Centralized exchanges account for 80% of all crypto-assets exchanges. Yet the make up 99% of the total trading volume on exchanges.
Demand from ventures that issued an ICO for listing on the main exchanges (Binance, Huobi, OKEx, Kraken, etc.) is high. On the one hand, the benefits for projects that are listed on one of the main exchanges are significant, in terms of recognition, exposure, and access to liquidity. On the other hand, one of the business objectives of exchanges is to offer a maximum number of interesting tokens that they are confident will create a market that is active enough. Hence, some exchanges have implemented admission processes, including token information disclosure requirements. ICO details and success criteria are often analyzed by the exchanges as a proxy for evaluating the attractiveness of tokens. Their focus is on avoiding listing scams and weak projects that have a high probability of failure—they, of course, want to protect investors who are using their platform, from being trapped and having a bad experience. Very often, a voting mechanism is deployed for investors and users of the exchange platform to nominate (in priority order) which tokens they would like to see listed on the exchange.
Some exchanges, such as Coinbase, have begun proposing a custodian service; holding and securing crypto-assets for its clients. A few agitators are trying to raise public concern about exchanges taking control of their crypto-assets, not the least due to repeated hacks of exchanges accounts. The attitude that “it’s on the blockchain or it did not happen” or “if you don’t have your private key, you have no bitcoin” is quite important.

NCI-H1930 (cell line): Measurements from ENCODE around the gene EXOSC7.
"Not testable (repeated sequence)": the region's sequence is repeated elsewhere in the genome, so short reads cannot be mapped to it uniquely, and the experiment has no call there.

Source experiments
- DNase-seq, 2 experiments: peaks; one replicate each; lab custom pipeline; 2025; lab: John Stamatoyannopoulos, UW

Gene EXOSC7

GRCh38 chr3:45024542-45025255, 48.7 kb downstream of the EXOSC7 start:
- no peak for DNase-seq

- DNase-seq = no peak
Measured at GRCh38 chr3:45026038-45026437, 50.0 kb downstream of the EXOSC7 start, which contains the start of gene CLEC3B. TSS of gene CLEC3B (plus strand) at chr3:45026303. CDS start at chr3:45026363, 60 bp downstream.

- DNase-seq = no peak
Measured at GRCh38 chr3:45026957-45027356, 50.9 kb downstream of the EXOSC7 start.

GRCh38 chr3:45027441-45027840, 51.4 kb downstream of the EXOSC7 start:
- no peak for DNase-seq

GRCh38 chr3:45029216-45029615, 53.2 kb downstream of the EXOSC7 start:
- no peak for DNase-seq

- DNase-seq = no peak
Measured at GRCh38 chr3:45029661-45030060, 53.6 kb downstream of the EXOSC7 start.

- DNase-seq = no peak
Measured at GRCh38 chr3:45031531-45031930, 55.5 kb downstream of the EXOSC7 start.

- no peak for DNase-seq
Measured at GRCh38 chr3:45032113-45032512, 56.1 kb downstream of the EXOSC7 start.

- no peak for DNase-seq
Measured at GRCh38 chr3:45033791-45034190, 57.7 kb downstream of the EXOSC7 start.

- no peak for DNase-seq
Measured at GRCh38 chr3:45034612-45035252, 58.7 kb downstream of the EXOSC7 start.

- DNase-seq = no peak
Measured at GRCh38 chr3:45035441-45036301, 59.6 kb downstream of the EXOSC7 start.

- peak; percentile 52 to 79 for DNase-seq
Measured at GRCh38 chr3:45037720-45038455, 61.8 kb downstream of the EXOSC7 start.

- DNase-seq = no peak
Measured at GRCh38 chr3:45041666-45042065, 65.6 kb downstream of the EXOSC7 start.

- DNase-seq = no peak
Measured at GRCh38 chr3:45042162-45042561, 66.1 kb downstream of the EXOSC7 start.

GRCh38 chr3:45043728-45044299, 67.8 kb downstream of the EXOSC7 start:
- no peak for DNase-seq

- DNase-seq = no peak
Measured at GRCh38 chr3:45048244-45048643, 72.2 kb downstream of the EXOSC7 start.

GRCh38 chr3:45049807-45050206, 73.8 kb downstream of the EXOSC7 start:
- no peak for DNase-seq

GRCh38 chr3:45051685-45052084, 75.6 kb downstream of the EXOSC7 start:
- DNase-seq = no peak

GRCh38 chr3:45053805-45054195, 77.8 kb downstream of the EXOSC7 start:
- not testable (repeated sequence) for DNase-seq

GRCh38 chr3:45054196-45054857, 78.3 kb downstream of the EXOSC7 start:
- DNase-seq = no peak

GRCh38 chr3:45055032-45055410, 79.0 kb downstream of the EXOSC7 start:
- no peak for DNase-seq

Despite the noise decentralized exchange projects still make (they represent one fifth of total number of platforms), their relevance in the overall traded volumes is still negligible (see figure 7). The evolution of these figures will tell a lot in the coming months.
Some sources have highlighted that the rising cost of compliance for off-chain exchange platforms has resulted in decentralized exchanges having a competitive advantage.
Exploring this trend is, in fact, very interesting. Decentralized exchanges cannot be stopped; governments cannot close them, they are available 24/7 to any citizen on earth to use, with no identity check, no financial cap, and without questions regarding the origin of the funds. Hence, their use is likely to be prohibited by financial regulators, if not completely, then at least as far as their jurisdiction applies.
It is not clear whether individuals will take personal responsibility for acting on these exchanges, aware of the concern that ultimately when attempting to return funds to the controlled “real world,” they may face difficulties in proving their legitimacy when questioned by traditional players and authorities. In turn, this may lead to a deepening of the separation between the legacy fiat environment and the new cryptocurrency environment.
Centralized exchanges are investing in the field of decentralized exchanges—with Binance being the flagship of this move. What this means is that people will be able to exchange assets directly from their hardware wallets, thanks to a sort of over-the-counter facility.
Check the full version of Blockchain Quarterly (Q1 2019) report for more Insights.